1 Timothy 5:23
Parallel Verses
New International Version
Stop drinking only water, and use a little wine because of your stomach and your frequent illnesses.

King James Bible
Drink no longer water, but use a little wine for thy stomach's sake and thine often infirmities.

Darby Bible Translation
Drink no longer only water, but use a little wine on account of thy stomach and thy frequent illnesses.

World English Bible
Be no longer a drinker of water only, but use a little wine for your stomach's sake and your frequent infirmities.

Young's Literal Translation
no longer be drinking water, but a little wine be using, because of thy stomach and of thine often infirmities;

1 Timothy 5:23 Parallel
Clarke's Commentary on the Bible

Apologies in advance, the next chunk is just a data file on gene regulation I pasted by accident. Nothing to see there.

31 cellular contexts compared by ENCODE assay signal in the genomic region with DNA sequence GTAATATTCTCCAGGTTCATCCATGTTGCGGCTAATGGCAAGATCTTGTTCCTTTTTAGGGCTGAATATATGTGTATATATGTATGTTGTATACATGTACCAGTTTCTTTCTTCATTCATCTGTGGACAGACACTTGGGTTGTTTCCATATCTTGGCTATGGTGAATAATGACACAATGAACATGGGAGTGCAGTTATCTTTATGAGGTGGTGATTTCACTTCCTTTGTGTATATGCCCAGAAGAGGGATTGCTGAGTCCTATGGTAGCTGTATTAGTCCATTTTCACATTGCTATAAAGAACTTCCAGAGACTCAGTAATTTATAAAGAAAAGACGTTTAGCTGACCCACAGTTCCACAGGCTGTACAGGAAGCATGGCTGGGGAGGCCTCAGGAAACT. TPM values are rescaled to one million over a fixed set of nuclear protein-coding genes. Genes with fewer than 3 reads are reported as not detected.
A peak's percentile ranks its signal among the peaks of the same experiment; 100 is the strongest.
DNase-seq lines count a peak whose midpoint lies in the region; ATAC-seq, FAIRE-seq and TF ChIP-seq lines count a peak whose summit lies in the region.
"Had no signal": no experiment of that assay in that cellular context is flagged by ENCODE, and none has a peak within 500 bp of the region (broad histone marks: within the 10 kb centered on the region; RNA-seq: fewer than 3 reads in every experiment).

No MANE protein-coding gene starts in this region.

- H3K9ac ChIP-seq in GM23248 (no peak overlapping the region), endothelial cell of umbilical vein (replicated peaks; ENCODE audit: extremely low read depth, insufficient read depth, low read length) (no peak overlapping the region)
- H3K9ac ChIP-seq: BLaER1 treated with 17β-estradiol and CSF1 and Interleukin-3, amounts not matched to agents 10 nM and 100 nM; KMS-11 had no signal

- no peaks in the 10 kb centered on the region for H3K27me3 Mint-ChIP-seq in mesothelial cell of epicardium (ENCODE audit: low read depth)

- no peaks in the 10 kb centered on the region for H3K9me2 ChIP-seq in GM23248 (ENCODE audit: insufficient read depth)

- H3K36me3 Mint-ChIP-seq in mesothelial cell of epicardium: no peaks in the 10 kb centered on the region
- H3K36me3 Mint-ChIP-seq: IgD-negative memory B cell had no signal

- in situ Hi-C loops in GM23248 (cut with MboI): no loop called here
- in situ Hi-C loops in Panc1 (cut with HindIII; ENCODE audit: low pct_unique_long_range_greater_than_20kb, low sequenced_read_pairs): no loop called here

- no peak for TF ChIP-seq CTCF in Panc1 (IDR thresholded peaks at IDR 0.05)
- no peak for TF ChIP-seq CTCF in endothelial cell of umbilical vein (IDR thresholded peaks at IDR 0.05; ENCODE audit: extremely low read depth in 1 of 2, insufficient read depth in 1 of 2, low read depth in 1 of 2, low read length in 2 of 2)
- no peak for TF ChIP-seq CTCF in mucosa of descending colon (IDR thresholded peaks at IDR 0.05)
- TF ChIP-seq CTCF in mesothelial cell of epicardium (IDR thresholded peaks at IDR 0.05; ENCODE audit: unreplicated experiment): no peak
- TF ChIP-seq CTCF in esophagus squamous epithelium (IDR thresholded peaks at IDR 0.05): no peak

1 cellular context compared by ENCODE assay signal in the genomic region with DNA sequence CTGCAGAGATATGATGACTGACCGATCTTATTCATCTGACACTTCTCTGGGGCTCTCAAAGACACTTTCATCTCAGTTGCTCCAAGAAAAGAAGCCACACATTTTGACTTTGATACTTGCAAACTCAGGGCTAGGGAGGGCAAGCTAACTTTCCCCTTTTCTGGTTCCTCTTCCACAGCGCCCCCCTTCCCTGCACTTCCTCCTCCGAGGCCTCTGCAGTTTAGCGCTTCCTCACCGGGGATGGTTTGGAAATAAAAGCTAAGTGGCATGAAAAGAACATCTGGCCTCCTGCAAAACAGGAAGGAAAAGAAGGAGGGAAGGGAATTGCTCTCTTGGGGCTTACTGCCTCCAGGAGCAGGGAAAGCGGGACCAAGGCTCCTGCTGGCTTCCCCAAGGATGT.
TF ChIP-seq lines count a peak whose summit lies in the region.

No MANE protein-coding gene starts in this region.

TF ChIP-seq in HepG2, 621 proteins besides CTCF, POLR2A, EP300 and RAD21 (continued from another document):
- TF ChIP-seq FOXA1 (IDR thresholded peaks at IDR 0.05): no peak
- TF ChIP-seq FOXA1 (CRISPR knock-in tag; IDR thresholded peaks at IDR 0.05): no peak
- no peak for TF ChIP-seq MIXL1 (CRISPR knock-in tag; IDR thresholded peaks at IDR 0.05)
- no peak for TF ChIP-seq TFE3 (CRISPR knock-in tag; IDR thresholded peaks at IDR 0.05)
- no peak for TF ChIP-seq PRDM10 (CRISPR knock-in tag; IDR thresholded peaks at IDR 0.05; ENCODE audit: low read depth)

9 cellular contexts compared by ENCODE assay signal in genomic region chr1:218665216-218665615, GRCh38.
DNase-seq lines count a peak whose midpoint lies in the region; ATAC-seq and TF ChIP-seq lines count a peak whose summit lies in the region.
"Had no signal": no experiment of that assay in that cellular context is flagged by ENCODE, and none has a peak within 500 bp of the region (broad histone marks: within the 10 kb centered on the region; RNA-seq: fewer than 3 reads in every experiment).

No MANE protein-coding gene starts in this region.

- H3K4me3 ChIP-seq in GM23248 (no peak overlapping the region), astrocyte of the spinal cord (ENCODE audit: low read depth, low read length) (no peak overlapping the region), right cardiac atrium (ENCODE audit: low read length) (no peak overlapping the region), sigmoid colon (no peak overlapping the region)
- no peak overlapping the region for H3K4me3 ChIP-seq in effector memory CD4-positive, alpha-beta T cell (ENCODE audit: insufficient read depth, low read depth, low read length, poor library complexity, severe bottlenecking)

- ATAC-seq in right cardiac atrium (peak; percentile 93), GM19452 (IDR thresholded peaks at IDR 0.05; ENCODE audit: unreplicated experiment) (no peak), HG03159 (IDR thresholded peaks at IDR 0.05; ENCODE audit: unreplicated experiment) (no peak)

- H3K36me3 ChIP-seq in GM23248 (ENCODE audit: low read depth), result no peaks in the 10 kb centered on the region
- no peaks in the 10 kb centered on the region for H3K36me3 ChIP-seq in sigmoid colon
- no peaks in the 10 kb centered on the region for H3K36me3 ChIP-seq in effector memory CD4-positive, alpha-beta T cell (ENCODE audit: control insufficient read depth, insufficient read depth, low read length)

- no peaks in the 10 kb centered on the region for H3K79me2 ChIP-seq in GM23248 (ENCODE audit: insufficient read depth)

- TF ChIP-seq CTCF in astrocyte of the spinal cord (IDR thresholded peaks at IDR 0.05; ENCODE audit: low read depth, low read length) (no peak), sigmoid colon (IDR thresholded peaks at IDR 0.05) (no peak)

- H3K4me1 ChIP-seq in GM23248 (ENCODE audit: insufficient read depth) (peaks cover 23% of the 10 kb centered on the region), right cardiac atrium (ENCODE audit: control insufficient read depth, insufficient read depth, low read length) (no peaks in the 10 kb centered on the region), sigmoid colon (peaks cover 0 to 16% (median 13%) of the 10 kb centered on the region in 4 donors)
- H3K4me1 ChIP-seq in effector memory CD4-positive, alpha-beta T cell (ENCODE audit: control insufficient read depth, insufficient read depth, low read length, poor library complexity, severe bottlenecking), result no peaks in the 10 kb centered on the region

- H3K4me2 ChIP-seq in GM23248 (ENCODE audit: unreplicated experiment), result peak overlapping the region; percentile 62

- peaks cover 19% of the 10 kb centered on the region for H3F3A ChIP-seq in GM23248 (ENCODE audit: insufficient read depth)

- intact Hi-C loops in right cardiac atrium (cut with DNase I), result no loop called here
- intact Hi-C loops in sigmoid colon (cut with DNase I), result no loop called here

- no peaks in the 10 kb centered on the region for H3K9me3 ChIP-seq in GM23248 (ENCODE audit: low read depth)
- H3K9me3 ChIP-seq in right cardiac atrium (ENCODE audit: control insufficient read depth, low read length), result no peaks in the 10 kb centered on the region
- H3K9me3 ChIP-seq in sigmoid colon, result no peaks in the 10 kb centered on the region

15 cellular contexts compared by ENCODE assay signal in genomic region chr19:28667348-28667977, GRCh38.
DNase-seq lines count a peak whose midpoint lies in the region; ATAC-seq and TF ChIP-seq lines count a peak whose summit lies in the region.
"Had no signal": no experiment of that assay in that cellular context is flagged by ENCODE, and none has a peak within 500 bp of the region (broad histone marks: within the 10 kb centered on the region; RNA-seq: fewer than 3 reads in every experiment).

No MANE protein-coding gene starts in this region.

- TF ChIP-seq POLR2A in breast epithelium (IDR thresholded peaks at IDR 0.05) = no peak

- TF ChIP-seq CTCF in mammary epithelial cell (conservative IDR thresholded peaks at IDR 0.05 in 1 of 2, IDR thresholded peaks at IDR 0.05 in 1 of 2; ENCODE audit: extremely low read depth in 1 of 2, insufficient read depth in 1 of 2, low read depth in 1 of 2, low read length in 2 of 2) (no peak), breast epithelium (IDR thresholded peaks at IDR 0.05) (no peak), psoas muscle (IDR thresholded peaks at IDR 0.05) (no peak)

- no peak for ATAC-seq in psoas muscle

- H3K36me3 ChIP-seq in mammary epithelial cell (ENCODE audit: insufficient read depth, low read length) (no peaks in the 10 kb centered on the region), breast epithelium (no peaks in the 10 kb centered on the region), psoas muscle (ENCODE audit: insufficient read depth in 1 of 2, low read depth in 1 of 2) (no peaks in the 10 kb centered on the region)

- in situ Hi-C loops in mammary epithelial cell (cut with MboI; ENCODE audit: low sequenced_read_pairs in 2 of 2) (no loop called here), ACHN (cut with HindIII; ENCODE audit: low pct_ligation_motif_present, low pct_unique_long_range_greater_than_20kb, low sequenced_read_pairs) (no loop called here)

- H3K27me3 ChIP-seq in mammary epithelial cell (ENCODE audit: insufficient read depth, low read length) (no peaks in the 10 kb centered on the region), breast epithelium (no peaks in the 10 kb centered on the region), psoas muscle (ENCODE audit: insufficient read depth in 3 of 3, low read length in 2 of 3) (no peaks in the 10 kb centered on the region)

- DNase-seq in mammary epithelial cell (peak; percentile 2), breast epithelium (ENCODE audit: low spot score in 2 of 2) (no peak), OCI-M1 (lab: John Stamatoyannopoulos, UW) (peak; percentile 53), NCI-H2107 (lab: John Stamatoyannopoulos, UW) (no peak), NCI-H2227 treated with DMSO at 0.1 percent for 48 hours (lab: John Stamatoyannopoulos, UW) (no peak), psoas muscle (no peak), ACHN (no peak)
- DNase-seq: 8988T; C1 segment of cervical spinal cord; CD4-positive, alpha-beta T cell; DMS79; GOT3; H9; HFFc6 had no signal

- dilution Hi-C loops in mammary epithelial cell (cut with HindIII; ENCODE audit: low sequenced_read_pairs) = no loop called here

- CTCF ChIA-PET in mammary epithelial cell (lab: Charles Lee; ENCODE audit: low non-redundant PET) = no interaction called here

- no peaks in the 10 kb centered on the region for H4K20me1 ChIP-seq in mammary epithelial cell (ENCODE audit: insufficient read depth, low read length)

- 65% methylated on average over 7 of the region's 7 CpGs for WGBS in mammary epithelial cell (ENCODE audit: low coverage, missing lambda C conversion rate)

Drink no longer water, but use a little wine - The whole of this verse seems, to several learned critics and divines, strangely inserted in this place; it might have been, according to them, a note which the apostle inserted in the margin of his letter, on recollecting the precarious state of Timothy's health, and his great abstemiousness and self-denial. I believe the verse to be in its proper place; and, for reasons which I shall adduce, not less necessary than the directions which precede and follow it. But it may be necessary to inquire a little into the reasons of the advice itself. The priests under the Mosaic law, while performing sacred rites, were forbidden to drink wine: Do not drink wine nor strong drink, thou, nor thy sons with thee, when ye go into the tabernacle of the congregation, lest ye die: it shall be a statute for ever through your generations; Leviticus 10:9; Ezekiel 44:21. It was the same with the Egyptian priests. It was forbidden also among the Romans, and particularly to women and young persons. Plato, De Legibus, lib. ii., edit. Bip., vol. viii., page 86, speaks thus: Αρ' ου νομοθετησομεν, πρωτον μεν, τους παιδας μεχρις ετων οκτωκαιδεκα τοπαραπαν οινου μη γευεσται; - μετα δε τουτο, οινου μεν δη γευεσθαι του μετριου, μεχρι τριακοντα ετων· - τετταρακοντα δε επιβαινοντα ετων, εν τοις ξυσσιτιοις ευωχηθεντα, κ. τ. λ. "Shall we not ordain by law, in the first place, that boys shall not, on any account, taste wine till they are eighteen years old? In the next place, we should inform them that wine is to be used moderately till they are thirty years old. But when they have attained the fortieth year, then they may attend feasts; for Bacchus has bestowed wine upon men as a remedy against the austerity of old age, της του γηρως αυστηροτητος εδωρησατο τον οινον φαρμακον, ὡστ' ανηβᾳν ἡμας, και δυσθυμιας ληθην γιγνεσθαι, μαλακωτερον εκ σκληροτερου το της ψυχης ηθος, καθαπερ εις πυρ σιδηρον εντεθεντα, γιγνομενον· that through this we might acquire a second youth, forget sorrow, and the manners of the mind be rendered softer, as iron is softened by the action of the fire." But wine, according to the assertions of some, was given to men as a punishment, that they might be rendered insane: Ὁ δε νυν λεγομενος ὑφ' ἡμων, φαρμακον επι τουναντιον φησιν αιδους μεν ψυχης κτησεως ἑνεκα δεδοσθαι, σωματος δε ὑγιειας τε και ισχυος· page 100. "But we have now said that it is, on the contrary, medicine; and was given that the soul might acquire modesty, and the body health and vigor."